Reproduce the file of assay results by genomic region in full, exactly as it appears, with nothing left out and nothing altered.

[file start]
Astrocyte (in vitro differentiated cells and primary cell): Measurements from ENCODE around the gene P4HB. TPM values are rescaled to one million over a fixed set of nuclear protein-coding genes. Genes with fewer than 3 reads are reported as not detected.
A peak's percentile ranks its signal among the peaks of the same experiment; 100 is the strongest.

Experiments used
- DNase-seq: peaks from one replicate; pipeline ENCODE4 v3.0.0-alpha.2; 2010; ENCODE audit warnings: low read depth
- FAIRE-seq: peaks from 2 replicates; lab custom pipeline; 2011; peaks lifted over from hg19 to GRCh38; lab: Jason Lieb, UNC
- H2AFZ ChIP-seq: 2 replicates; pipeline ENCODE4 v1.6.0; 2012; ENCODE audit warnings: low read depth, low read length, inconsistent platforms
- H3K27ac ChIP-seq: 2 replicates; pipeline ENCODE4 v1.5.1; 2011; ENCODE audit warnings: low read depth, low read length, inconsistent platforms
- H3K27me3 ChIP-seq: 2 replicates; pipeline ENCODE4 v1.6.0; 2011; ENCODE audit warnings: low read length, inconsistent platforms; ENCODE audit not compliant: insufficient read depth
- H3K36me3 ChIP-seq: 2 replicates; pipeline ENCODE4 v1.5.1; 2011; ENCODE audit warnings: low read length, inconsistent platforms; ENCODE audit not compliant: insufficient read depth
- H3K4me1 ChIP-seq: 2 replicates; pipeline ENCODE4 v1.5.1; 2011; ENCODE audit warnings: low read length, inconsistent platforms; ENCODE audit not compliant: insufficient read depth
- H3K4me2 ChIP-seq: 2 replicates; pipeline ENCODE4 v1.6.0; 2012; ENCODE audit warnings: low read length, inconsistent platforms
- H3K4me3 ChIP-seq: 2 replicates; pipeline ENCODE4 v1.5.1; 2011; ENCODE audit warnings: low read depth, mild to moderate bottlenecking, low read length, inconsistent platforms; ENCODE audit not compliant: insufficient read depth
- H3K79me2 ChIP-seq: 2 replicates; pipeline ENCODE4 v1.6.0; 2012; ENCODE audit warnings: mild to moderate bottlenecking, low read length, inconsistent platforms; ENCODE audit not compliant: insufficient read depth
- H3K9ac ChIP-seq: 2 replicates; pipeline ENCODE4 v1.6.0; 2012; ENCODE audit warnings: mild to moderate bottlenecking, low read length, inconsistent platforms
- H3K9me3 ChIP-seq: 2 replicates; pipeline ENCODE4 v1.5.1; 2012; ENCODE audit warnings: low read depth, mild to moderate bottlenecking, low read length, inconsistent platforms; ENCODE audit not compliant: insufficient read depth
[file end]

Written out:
Astrocyte (in vitro differentiated cells and primary cell): Measurements from ENCODE around the gene P4HB. TPM values are rescaled to one million over a fixed set of nuclear protein-coding genes. Genes with fewer than 3 reads are reported as not detected.
A peak's percentile ranks its signal among the peaks of the same experiment; 100 is the strongest.

Experiments used
- DNase-seq: peaks from one replicate; pipeline ENCODE4 v3.0.0-alpha.2; 2010; ENCODE audit warnings: low read depth
- FAIRE-seq: peaks from 2 replicates; lab custom pipeline; 2011; peaks lifted over from hg19 to GRCh38; lab: Jason Lieb, UNC
- H2AFZ ChIP-seq: 2 replicates; pipeline ENCODE4 v1.6.0; 2012; ENCODE audit warnings: low read depth, low read length, inconsistent platforms
- H3K27ac ChIP-seq: 2 replicates; pipeline ENCODE4 v1.5.1; 2011; ENCODE audit warnings: low read depth, low read length, inconsistent platforms
- H3K27me3 ChIP-seq: 2 replicates; pipeline ENCODE4 v1.6.0; 2011; ENCODE audit warnings: low read length, inconsistent platforms; ENCODE audit not compliant: insufficient read depth
- H3K36me3 ChIP-seq: 2 replicates; pipeline ENCODE4 v1.5.1; 2011; ENCODE audit warnings: low read length, inconsistent platforms; ENCODE audit not compliant: insufficient read depth
- H3K4me1 ChIP-seq: 2 replicates; pipeline ENCODE4 v1.5.1; 2011; ENCODE audit warnings: low read length, inconsistent platforms; ENCODE audit not compliant: insufficient read depth
- H3K4me2 ChIP-seq: 2 replicates; pipeline ENCODE4 v1.6.0; 2012; ENCODE audit warnings: low read length, inconsistent platforms
- H3K4me3 ChIP-seq: 2 replicates; pipeline ENCODE4 v1.5.1; 2011; ENCODE audit warnings: low read depth, mild to moderate bottlenecking, low read length, inconsistent platforms; ENCODE audit not compliant: insufficient read depth
- H3K79me2 ChIP-seq: 2 replicates; pipeline ENCODE4 v1.6.0; 2012; ENCODE audit warnings: mild to moderate bottlenecking, low read length, inconsistent platforms; ENCODE audit not compliant: insufficient read depth
- H3K9ac ChIP-seq: 2 replicates; pipeline ENCODE4 v1.6.0; 2012; ENCODE audit warnings: mild to moderate bottlenecking, low read length, inconsistent platforms
- H3K9me3 ChIP-seq: 2 replicates; pipeline ENCODE4 v1.5.1; 2012; ENCODE audit warnings: low read depth, mild to moderate bottlenecking, low read length, inconsistent platforms; ENCODE audit not compliant: insufficient read depth